Jill Seaman is a physician committed to delivering and improving treatment for infectious diseases endemic to Southern Sudan, one of the most remote, impoverished, and war-torn regions of the world. She first began treating the Nuer tribespeople of Sudan’s Western Upper Nile province in 1989, as an epidemic of visceral leishmaniasis — a deadly, parasite-borne infection — devastated the already conflict-ravaged and malnourished population. In the midst of a civil war, she worked with Médecins Sans Frontières (Doctors Without Borders) to set up makeshift clinics and offer the only treatment option for an area with no health care infrastructure, electricity, or running water. After Doctors Without Borders left Sudan in the late 1990s, Seaman established her own medical organization to continue her work in Sudan during its dry season. (She spends the remaining portion of each year in Bethel, Alaska, providing health services to Yup’ik Eskimo communities.) In response to the challenge of caring for semi-nomadic and illiterate patients suffering from life-threatening diseases, Seaman has devised field-appropriate protocols for administering complex and lengthy regimens of daily injections. She has conducted rigorous investigations on the epidemiology, diagnosis, and treatment of epidemic leishmaniasis with the goal of developing faster diagnostic methods and identifying affordable drug combinations to reduce the duration of therapy. Though the leishmaniasis crisis has subsided in recent years, Seaman continues to apply her wealth of field expertise to the rapid spread of tuberculosis, malaria, and hepatitis B throughout East Africa and to train local staff, thus extending the reach of her practice. By adapting the tools of 21st-century medicine to address the needs of those in abject poverty, Seaman serves as a pioneering authority on how to provide life-saving medical care in all but impossible conditions.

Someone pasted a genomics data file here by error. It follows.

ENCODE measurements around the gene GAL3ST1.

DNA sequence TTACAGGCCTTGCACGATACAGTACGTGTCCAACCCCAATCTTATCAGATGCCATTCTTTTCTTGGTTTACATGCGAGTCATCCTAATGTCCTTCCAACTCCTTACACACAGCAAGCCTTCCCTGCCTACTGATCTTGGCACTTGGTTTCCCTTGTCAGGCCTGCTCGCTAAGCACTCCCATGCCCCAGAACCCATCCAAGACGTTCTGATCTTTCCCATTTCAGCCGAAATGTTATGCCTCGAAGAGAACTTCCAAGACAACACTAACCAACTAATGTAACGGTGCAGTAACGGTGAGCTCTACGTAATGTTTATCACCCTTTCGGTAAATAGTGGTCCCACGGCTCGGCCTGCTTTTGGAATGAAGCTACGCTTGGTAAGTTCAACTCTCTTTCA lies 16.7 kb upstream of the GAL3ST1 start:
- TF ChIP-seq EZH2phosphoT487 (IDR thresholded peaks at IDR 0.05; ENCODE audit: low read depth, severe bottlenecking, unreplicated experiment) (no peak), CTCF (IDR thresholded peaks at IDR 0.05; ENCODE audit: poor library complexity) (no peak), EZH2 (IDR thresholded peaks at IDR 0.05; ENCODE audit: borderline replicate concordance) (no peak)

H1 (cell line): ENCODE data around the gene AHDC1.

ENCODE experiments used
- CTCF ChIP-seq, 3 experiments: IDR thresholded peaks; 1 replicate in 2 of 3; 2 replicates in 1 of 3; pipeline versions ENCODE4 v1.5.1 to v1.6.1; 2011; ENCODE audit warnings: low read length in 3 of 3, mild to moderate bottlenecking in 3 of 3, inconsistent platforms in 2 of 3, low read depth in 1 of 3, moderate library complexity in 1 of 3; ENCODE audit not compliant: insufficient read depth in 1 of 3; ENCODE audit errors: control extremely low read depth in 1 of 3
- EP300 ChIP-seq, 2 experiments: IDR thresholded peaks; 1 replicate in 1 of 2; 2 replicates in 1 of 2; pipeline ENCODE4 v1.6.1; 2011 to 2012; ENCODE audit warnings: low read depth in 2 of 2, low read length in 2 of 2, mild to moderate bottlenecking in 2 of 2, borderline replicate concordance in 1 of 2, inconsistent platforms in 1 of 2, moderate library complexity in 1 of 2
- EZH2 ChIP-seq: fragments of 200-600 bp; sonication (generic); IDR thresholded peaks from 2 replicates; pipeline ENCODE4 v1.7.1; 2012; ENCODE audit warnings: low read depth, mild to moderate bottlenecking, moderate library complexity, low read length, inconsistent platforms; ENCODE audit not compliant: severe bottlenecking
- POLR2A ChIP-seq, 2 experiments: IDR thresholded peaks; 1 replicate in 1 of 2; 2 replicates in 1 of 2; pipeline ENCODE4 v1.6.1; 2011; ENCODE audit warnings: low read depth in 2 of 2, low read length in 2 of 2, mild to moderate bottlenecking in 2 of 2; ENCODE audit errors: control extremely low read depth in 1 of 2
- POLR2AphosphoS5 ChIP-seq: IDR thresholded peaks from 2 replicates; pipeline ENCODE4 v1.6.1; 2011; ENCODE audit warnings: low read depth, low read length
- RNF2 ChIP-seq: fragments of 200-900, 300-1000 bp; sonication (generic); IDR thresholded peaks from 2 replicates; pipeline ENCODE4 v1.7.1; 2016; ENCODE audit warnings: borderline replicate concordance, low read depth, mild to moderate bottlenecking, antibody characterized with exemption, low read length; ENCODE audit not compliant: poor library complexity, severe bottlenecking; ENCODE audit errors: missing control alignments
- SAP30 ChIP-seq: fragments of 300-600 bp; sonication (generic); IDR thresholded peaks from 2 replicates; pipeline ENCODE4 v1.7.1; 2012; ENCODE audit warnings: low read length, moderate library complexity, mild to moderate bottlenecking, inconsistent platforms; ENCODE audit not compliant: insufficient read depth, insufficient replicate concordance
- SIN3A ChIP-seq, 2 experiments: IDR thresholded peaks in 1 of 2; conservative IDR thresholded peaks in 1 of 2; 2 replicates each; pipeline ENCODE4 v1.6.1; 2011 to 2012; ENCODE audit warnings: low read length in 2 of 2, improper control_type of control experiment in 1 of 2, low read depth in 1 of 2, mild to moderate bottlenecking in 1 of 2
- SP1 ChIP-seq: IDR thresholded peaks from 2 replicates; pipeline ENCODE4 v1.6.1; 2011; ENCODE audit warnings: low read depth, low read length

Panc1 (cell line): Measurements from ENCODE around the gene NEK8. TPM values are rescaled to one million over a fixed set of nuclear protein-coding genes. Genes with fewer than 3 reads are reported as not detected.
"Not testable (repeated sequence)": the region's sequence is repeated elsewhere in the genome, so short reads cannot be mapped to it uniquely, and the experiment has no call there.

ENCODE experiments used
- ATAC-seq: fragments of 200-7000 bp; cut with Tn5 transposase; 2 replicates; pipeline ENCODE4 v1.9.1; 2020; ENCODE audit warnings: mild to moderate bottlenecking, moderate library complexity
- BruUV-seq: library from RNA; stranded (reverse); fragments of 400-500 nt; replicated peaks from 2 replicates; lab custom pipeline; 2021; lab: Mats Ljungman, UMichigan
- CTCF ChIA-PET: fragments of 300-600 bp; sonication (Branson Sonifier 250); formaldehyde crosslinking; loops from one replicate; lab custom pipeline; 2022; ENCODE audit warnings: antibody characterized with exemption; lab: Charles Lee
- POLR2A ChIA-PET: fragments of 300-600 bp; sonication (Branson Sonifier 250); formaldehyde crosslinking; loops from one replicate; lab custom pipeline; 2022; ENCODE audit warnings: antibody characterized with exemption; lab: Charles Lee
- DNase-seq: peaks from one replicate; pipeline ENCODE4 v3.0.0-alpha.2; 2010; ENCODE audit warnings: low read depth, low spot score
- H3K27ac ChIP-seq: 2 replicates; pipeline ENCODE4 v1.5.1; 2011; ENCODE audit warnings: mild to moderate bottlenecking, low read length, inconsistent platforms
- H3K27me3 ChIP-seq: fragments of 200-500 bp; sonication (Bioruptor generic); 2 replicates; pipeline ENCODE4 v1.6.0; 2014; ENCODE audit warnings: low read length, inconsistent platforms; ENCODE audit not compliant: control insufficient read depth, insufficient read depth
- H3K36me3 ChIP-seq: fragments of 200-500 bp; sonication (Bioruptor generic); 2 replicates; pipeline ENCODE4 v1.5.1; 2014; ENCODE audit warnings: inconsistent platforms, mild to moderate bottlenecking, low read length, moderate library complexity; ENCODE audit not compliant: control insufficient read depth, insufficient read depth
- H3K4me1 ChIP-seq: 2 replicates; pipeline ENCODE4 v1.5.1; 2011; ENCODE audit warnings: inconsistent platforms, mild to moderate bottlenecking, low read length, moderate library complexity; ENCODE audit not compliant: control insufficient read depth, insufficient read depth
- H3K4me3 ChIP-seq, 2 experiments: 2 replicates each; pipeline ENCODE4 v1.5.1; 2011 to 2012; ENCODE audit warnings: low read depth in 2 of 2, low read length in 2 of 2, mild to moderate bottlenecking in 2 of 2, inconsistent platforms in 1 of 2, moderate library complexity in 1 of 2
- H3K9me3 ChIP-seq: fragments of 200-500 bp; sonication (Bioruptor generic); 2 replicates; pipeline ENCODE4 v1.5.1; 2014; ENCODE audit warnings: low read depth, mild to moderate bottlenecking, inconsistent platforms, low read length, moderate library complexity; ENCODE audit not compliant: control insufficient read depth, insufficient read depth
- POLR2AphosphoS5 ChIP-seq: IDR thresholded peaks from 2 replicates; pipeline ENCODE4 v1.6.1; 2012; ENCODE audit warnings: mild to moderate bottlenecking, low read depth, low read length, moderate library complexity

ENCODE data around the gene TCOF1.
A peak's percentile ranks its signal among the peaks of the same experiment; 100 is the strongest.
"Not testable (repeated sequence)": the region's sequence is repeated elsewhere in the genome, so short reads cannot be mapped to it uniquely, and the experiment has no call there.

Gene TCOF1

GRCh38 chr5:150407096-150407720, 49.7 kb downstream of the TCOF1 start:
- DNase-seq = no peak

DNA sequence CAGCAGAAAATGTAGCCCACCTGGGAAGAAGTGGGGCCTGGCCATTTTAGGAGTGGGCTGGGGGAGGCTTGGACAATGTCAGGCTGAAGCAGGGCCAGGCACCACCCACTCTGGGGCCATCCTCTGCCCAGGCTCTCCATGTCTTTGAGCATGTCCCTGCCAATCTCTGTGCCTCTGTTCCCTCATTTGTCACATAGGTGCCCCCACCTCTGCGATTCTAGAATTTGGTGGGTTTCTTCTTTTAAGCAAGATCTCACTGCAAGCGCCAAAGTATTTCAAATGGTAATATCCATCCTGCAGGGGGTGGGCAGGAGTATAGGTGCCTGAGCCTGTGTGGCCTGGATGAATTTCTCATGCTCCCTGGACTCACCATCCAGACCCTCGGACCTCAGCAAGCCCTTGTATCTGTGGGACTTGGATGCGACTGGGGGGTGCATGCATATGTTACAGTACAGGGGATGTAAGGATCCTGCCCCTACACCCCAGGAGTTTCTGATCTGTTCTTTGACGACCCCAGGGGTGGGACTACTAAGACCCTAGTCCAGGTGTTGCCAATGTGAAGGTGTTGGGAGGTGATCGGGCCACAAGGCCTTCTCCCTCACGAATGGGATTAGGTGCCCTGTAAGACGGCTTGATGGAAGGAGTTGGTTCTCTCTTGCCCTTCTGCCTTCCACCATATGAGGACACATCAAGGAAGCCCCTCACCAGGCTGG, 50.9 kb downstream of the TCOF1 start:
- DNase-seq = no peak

Jill Seaman received a B.A. (1974) from Middlebury College, an M.D. (1979) from the University of Washington School of Medicine, and a D.T.M.H. (1989) from the London School of Hygiene and Tropical Medicine. She completed her residence in family practice at Natividad Medical Center in Salinas, California. Seaman has been delivering health care in Southern Sudan since 1989. She currently spends half of each year treating patients from her clinic in the village of Old Fangak, Sudan, and the other half practicing medicine in Bethel, Alaska, where she is affiliated with the Yukon-Kuskokwim Health Corporation.